It's time we reframed our entire concept of web development. First, in terms of widening the scope of what websites do today and second, in terms of understanding what web development as a discipline is becoming. Sophisticated web development is no longer about creating discreet applications, but doing information logistics.

In this session, Chris will explore the history and trajectory of web design and development and offer a glimpse of things to come.

3 Main Takeaways:

  1. Front-end design techniques are stabilizing and are headed toward commoditization.
  2. As web platforms become more complex, the use of APIs is becoming more central to web development. This is where information logistics comes in...
  3. Designers can position themselves around the change. This session will cover how...
10:00 am

Reevaluating the Role of Your Client in the Design Process / Chris Cashdollar + more

Web design projects can be excruciatingly complex, often fraught with hidden stakeholders, nebulous business goals, and indiscriminate design approvals—and with the explosion of Responsive Web Design, the equation has only gotten more complex. In this session, you’ll learn how to build a design process and deliverables strategy to ensure a successful engagement with your clients that keeps the communication with them open, fluid and productive.

How are we able to better predict the common hurdles that can keep our projects from becoming a success? Instead of being caught off guard when new issues arise, staying ahead of these frequent pain points can keep you focused on crafting beautiful, results-driven solutions for your clients.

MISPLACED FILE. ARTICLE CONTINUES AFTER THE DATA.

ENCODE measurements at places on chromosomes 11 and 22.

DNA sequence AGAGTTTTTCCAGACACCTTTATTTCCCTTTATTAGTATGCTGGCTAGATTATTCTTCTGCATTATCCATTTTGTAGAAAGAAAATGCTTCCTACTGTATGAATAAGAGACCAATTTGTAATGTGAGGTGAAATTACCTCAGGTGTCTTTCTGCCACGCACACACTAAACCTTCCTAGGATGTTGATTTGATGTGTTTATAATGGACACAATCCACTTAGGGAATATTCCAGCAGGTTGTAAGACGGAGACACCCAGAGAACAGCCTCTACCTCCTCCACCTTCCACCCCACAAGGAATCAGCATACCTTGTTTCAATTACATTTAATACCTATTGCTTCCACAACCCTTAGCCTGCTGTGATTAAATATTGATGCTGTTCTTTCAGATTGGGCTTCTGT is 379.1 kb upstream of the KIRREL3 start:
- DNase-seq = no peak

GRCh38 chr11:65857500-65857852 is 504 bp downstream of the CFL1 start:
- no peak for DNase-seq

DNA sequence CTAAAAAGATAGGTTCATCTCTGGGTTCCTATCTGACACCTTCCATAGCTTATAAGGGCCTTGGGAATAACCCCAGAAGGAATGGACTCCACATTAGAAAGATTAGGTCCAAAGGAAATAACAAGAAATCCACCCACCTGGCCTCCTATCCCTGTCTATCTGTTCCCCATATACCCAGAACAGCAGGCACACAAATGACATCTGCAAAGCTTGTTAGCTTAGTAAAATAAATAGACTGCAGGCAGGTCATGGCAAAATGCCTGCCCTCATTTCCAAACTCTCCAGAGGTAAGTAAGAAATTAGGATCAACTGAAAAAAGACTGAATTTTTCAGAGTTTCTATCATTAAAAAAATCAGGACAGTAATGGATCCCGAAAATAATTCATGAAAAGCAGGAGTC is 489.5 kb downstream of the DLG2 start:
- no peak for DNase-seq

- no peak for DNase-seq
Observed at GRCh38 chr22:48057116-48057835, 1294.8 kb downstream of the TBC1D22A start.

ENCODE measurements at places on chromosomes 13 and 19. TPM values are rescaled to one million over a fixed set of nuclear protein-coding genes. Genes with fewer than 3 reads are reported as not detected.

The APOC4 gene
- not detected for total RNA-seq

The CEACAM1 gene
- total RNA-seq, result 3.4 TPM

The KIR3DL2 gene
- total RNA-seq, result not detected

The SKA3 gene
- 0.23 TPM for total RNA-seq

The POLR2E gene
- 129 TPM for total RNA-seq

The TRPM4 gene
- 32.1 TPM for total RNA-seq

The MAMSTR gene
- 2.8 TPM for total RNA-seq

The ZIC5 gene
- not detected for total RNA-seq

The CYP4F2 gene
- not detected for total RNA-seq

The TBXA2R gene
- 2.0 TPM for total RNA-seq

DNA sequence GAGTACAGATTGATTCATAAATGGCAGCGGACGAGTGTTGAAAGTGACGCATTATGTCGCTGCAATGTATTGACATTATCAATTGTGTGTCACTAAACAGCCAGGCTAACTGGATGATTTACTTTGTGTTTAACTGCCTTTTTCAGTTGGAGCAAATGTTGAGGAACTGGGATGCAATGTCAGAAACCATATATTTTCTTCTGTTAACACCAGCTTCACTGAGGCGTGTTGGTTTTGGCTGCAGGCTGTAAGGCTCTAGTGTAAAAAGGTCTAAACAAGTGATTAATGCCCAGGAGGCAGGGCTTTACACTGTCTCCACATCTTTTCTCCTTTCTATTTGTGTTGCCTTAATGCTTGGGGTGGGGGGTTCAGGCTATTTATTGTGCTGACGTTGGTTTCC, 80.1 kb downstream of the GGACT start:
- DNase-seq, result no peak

In this session, Chris Cashdollar will break down the design process for Responsive Web Design to better diagnose what design artifacts work best when it comes to communicating design-thinking in the new multi-device customer landscape.

You’ll gain confidence, learn how to break down traditional client-versus-vendor roles and, ultimately, shape a course of action that equates to a successful, productive, and collaborative relationship with your clients.

3 Main Takeaways:

  1. Learn to better diagnose what type of design deliverable works best for different problems and different clients.
  2. Understand the common pitfalls that befall a Responsive Web Design project to better predict and get ahead of these issues.
  3. Reevaluate how you communicate with your clients since traditional client-vendor working relationships are no longer enough.
11:00 am

Designing Away the Empathy Gap / Dan Hon + more

Find out why empathy is a core business value—and why, far from being a “mushy” emotion, it’s the key to designing user interactions that result in increased sales and satisfied customers.